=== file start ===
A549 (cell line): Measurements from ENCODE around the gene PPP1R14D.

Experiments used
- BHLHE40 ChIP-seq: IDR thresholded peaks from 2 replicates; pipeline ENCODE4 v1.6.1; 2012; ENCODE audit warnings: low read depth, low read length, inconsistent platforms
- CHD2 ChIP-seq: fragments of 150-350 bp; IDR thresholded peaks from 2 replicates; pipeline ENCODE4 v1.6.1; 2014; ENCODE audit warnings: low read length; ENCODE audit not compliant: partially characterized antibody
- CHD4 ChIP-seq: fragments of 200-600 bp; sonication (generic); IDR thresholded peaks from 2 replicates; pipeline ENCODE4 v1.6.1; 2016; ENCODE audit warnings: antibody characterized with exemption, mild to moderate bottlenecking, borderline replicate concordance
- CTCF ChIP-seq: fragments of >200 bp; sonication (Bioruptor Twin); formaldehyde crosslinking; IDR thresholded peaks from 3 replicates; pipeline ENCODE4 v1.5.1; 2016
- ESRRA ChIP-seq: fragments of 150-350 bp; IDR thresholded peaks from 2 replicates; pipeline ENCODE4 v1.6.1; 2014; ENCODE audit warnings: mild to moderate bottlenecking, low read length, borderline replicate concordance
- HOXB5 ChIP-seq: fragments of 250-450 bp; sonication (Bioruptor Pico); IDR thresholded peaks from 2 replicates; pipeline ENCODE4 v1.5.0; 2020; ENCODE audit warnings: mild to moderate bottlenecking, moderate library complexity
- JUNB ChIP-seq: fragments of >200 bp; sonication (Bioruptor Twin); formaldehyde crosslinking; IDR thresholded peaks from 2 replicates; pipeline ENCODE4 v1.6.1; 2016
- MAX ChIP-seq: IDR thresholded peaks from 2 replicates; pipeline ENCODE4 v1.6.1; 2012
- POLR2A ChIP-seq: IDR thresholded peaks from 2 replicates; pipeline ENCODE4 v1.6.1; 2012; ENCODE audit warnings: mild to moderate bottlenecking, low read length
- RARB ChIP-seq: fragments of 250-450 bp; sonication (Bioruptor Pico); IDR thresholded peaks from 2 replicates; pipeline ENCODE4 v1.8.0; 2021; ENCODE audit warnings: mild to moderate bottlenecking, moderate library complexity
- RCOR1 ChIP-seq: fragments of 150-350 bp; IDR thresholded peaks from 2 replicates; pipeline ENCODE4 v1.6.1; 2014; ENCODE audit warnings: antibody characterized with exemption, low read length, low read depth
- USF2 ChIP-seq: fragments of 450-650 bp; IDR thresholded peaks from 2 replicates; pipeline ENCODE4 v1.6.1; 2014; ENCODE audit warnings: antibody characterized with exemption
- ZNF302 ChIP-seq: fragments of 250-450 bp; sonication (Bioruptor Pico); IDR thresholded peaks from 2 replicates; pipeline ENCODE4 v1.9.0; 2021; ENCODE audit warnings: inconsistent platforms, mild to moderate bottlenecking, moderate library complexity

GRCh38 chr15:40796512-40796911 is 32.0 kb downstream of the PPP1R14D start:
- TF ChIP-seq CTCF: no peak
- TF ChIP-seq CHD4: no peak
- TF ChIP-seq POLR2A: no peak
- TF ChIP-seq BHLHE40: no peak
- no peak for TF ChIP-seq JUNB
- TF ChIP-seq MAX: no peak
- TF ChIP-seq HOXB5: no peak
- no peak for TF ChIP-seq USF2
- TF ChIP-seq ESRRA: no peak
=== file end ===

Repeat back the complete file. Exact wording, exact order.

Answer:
A549 (cell line): Measurements from ENCODE around the gene PPP1R14D.

Experiments used
- BHLHE40 ChIP-seq: IDR thresholded peaks from 2 replicates; pipeline ENCODE4 v1.6.1; 2012; ENCODE audit warnings: low read depth, low read length, inconsistent platforms
- CHD2 ChIP-seq: fragments of 150-350 bp; IDR thresholded peaks from 2 replicates; pipeline ENCODE4 v1.6.1; 2014; ENCODE audit warnings: low read length; ENCODE audit not compliant: partially characterized antibody
- CHD4 ChIP-seq: fragments of 200-600 bp; sonication (generic); IDR thresholded peaks from 2 replicates; pipeline ENCODE4 v1.6.1; 2016; ENCODE audit warnings: antibody characterized with exemption, mild to moderate bottlenecking, borderline replicate concordance
- CTCF ChIP-seq: fragments of >200 bp; sonication (Bioruptor Twin); formaldehyde crosslinking; IDR thresholded peaks from 3 replicates; pipeline ENCODE4 v1.5.1; 2016
- ESRRA ChIP-seq: fragments of 150-350 bp; IDR thresholded peaks from 2 replicates; pipeline ENCODE4 v1.6.1; 2014; ENCODE audit warnings: mild to moderate bottlenecking, low read length, borderline replicate concordance
- HOXB5 ChIP-seq: fragments of 250-450 bp; sonication (Bioruptor Pico); IDR thresholded peaks from 2 replicates; pipeline ENCODE4 v1.5.0; 2020; ENCODE audit warnings: mild to moderate bottlenecking, moderate library complexity
- JUNB ChIP-seq: fragments of >200 bp; sonication (Bioruptor Twin); formaldehyde crosslinking; IDR thresholded peaks from 2 replicates; pipeline ENCODE4 v1.6.1; 2016
- MAX ChIP-seq: IDR thresholded peaks from 2 replicates; pipeline ENCODE4 v1.6.1; 2012
- POLR2A ChIP-seq: IDR thresholded peaks from 2 replicates; pipeline ENCODE4 v1.6.1; 2012; ENCODE audit warnings: mild to moderate bottlenecking, low read length
- RARB ChIP-seq: fragments of 250-450 bp; sonication (Bioruptor Pico); IDR thresholded peaks from 2 replicates; pipeline ENCODE4 v1.8.0; 2021; ENCODE audit warnings: mild to moderate bottlenecking, moderate library complexity
- RCOR1 ChIP-seq: fragments of 150-350 bp; IDR thresholded peaks from 2 replicates; pipeline ENCODE4 v1.6.1; 2014; ENCODE audit warnings: antibody characterized with exemption, low read length, low read depth
- USF2 ChIP-seq: fragments of 450-650 bp; IDR thresholded peaks from 2 replicates; pipeline ENCODE4 v1.6.1; 2014; ENCODE audit warnings: antibody characterized with exemption
- ZNF302 ChIP-seq: fragments of 250-450 bp; sonication (Bioruptor Pico); IDR thresholded peaks from 2 replicates; pipeline ENCODE4 v1.9.0; 2021; ENCODE audit warnings: inconsistent platforms, mild to moderate bottlenecking, moderate library complexity

GRCh38 chr15:40796512-40796911 is 32.0 kb downstream of the PPP1R14D start:
- TF ChIP-seq CTCF: no peak
- TF ChIP-seq CHD4: no peak
- TF ChIP-seq POLR2A: no peak
- TF ChIP-seq BHLHE40: no peak
- no peak for TF ChIP-seq JUNB
- TF ChIP-seq MAX: no peak
- TF ChIP-seq HOXB5: no peak
- no peak for TF ChIP-seq USF2
- TF ChIP-seq ESRRA: no peak